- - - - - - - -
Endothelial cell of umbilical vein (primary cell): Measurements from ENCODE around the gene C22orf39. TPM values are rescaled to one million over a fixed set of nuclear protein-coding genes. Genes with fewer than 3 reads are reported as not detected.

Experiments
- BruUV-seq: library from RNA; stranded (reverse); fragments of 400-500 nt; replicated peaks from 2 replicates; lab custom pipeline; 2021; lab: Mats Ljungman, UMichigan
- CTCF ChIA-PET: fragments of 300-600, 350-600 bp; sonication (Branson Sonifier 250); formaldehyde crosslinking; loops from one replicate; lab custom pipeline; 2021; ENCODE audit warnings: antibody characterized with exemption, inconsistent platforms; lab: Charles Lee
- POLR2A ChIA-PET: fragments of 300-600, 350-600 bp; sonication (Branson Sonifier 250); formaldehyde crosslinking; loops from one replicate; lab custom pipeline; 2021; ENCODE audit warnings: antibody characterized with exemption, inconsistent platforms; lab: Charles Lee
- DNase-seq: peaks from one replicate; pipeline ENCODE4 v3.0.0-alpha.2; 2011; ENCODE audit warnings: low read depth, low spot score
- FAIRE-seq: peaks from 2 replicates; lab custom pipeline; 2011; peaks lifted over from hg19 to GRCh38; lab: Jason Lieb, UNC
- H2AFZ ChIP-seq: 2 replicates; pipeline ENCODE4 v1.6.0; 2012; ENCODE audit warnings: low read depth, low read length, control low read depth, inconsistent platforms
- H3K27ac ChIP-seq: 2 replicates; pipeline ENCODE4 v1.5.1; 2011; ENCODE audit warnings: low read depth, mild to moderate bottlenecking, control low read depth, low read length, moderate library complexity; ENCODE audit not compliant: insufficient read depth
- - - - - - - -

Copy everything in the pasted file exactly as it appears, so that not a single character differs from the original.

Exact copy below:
Endothelial cell of umbilical vein (primary cell): Measurements from ENCODE around the gene C22orf39. TPM values are rescaled to one million over a fixed set of nuclear protein-coding genes. Genes with fewer than 3 reads are reported as not detected.

Experiments
- BruUV-seq: library from RNA; stranded (reverse); fragments of 400-500 nt; replicated peaks from 2 replicates; lab custom pipeline; 2021; lab: Mats Ljungman, UMichigan
- CTCF ChIA-PET: fragments of 300-600, 350-600 bp; sonication (Branson Sonifier 250); formaldehyde crosslinking; loops from one replicate; lab custom pipeline; 2021; ENCODE audit warnings: antibody characterized with exemption, inconsistent platforms; lab: Charles Lee
- POLR2A ChIA-PET: fragments of 300-600, 350-600 bp; sonication (Branson Sonifier 250); formaldehyde crosslinking; loops from one replicate; lab custom pipeline; 2021; ENCODE audit warnings: antibody characterized with exemption, inconsistent platforms; lab: Charles Lee
- DNase-seq: peaks from one replicate; pipeline ENCODE4 v3.0.0-alpha.2; 2011; ENCODE audit warnings: low read depth, low spot score
- FAIRE-seq: peaks from 2 replicates; lab custom pipeline; 2011; peaks lifted over from hg19 to GRCh38; lab: Jason Lieb, UNC
- H2AFZ ChIP-seq: 2 replicates; pipeline ENCODE4 v1.6.0; 2012; ENCODE audit warnings: low read depth, low read length, control low read depth, inconsistent platforms
- H3K27ac ChIP-seq: 2 replicates; pipeline ENCODE4 v1.5.1; 2011; ENCODE audit warnings: low read depth, mild to moderate bottlenecking, control low read depth, low read length, moderate library complexity; ENCODE audit not compliant: insufficient read depth